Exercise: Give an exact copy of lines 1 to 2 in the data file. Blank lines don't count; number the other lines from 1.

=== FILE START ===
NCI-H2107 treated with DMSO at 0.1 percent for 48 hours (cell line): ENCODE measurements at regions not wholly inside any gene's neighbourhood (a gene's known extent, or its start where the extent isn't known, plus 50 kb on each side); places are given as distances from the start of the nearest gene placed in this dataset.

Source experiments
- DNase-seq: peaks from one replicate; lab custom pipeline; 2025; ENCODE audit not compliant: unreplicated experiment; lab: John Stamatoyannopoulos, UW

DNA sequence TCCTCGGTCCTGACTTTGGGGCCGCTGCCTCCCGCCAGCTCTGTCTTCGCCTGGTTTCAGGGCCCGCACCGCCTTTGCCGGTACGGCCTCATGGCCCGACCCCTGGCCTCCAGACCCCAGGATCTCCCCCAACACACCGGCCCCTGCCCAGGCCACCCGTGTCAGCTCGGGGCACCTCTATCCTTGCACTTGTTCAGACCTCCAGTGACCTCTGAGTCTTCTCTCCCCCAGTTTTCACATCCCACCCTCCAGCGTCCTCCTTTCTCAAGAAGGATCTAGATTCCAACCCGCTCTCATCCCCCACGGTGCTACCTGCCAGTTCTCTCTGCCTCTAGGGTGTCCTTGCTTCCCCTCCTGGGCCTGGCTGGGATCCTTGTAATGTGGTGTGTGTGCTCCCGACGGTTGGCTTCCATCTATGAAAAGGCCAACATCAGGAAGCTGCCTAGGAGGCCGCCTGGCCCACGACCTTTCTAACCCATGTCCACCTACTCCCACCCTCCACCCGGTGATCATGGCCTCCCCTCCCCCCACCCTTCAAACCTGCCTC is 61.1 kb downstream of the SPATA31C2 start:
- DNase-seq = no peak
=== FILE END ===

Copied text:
NCI-H2107 treated with DMSO at 0.1 percent for 48 hours (cell line): ENCODE measurements at regions not wholly inside any gene's neighbourhood (a gene's known extent, or its start where the extent isn't known, plus 50 kb on each side); places are given as distances from the start of the nearest gene placed in this dataset.

Source experiments